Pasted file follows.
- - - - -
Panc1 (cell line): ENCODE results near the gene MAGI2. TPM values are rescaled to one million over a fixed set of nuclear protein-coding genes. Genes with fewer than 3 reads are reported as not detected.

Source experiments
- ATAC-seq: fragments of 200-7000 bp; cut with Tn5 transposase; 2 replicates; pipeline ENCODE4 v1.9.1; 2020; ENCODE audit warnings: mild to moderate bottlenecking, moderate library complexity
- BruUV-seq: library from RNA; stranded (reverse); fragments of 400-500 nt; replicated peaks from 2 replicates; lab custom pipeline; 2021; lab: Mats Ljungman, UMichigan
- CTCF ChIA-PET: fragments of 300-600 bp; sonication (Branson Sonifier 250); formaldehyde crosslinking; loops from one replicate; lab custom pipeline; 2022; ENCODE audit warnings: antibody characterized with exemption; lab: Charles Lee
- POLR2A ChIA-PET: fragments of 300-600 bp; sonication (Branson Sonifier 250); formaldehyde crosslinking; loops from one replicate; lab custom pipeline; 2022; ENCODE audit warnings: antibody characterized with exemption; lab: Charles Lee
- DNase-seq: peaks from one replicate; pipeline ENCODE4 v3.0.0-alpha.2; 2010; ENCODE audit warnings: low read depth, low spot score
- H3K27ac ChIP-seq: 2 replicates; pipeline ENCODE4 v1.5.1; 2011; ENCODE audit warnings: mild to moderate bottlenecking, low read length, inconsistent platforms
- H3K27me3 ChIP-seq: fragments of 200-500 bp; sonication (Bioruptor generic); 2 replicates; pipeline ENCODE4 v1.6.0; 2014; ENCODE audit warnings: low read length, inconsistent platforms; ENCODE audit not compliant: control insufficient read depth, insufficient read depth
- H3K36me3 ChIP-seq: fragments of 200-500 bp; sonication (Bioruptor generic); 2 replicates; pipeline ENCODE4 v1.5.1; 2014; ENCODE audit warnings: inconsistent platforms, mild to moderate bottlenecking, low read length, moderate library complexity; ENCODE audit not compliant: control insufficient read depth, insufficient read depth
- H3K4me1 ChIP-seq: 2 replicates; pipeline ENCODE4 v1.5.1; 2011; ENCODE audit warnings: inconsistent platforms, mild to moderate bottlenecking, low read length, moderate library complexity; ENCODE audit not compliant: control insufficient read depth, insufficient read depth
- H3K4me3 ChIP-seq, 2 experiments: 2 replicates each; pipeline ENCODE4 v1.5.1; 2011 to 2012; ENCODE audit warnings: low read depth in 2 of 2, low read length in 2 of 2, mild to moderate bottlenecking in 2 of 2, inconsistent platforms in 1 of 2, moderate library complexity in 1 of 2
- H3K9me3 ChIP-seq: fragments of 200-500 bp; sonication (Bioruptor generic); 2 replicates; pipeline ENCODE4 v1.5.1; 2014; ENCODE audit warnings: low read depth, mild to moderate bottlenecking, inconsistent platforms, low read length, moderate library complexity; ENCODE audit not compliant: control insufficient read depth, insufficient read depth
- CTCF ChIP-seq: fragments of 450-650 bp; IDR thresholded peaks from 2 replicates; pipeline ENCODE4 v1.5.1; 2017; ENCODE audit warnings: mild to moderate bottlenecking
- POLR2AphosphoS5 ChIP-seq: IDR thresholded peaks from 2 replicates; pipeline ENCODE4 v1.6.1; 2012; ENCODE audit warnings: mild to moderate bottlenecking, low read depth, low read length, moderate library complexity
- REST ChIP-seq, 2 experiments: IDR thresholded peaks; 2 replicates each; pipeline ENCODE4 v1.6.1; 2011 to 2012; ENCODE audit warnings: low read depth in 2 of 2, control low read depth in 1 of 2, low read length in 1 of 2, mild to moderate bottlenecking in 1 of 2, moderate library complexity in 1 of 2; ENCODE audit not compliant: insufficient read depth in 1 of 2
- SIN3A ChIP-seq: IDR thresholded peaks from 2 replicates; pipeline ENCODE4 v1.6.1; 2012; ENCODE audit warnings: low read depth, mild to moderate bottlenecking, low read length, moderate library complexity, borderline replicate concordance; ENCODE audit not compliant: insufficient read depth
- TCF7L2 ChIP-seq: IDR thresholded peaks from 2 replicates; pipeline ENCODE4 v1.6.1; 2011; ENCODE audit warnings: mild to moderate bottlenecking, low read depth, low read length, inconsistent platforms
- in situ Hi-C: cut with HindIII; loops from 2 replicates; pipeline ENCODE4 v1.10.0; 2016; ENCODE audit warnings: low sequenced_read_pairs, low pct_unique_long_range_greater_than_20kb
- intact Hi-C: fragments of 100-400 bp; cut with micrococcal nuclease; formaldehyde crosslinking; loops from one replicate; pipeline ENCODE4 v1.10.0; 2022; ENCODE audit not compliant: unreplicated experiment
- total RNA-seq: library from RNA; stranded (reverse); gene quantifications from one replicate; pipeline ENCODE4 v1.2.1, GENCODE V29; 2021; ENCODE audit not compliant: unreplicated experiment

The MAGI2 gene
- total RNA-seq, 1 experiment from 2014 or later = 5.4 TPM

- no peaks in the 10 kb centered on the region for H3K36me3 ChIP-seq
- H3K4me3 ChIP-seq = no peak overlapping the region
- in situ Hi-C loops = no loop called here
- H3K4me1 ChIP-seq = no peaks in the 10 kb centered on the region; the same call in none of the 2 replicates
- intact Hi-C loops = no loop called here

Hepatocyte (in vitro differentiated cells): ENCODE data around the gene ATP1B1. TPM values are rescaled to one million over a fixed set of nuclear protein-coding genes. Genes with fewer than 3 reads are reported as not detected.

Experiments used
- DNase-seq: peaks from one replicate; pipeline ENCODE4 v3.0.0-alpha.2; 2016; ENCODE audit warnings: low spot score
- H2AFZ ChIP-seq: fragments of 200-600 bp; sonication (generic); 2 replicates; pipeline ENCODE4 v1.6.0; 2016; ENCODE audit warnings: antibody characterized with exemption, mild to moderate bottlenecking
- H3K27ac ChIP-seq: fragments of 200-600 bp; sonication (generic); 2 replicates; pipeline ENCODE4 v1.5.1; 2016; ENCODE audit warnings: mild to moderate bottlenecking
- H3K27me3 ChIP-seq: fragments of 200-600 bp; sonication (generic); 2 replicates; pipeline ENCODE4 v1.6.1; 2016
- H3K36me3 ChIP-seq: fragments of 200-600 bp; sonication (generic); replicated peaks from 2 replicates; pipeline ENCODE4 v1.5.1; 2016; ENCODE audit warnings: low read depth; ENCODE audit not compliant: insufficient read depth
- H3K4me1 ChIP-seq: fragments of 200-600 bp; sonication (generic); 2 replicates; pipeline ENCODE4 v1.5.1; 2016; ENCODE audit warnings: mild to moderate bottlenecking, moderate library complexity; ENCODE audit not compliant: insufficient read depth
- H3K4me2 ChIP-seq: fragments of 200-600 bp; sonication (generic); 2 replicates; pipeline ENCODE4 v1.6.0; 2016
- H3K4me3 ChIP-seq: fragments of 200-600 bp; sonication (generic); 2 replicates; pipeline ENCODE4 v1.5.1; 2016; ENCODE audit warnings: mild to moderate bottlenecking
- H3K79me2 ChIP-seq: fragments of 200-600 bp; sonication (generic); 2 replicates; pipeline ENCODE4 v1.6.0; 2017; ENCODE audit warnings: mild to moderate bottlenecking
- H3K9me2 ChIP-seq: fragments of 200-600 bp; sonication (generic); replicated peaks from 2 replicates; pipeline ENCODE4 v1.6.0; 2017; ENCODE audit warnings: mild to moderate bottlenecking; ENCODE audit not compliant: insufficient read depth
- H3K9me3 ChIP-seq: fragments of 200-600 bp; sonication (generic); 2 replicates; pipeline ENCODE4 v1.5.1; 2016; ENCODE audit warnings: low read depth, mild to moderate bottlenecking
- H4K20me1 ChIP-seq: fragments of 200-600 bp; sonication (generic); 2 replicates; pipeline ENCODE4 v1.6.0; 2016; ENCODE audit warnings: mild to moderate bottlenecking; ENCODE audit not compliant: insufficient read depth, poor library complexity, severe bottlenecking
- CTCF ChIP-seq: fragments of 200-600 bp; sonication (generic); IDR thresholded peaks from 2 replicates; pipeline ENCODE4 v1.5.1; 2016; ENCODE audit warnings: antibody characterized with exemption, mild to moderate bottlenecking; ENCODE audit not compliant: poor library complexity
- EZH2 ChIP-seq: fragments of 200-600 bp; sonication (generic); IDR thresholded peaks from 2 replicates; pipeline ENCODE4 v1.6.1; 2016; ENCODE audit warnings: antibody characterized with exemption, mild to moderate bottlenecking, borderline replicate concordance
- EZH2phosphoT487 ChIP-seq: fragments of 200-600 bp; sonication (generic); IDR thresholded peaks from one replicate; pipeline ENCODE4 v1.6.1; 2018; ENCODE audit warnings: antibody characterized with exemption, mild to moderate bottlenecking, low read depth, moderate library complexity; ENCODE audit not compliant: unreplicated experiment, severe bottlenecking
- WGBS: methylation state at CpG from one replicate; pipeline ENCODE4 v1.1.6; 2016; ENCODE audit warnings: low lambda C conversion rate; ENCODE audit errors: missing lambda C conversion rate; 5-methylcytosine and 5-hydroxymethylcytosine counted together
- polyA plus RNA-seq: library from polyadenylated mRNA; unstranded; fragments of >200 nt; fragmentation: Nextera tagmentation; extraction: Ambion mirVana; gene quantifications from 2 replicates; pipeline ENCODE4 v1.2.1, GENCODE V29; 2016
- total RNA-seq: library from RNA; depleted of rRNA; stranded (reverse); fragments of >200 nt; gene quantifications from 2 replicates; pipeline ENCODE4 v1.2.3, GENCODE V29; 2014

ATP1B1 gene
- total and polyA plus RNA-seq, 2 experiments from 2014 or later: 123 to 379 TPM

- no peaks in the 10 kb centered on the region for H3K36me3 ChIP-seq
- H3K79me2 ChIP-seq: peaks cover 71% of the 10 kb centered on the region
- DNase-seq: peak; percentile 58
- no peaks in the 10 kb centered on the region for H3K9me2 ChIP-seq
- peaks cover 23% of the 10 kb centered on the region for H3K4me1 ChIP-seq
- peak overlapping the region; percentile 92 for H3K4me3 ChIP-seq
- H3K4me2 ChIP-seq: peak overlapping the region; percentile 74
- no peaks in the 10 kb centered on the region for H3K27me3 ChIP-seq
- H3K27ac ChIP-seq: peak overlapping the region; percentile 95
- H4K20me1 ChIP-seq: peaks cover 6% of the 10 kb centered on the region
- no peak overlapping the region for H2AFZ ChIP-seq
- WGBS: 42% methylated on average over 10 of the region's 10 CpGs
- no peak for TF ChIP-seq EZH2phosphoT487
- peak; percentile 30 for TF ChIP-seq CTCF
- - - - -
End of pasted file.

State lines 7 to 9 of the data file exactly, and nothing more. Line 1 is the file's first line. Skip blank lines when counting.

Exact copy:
- DNase-seq: peaks from one replicate; pipeline ENCODE4 v3.0.0-alpha.2; 2010; ENCODE audit warnings: low read depth, low spot score
- H3K27ac ChIP-seq: 2 replicates; pipeline ENCODE4 v1.5.1; 2011; ENCODE audit warnings: mild to moderate bottlenecking, low read length, inconsistent platforms
- H3K27me3 ChIP-seq: fragments of 200-500 bp; sonication (Bioruptor generic); 2 replicates; pipeline ENCODE4 v1.6.0; 2014; ENCODE audit warnings: low read length, inconsistent platforms; ENCODE audit not compliant: control insufficient read depth, insufficient read depth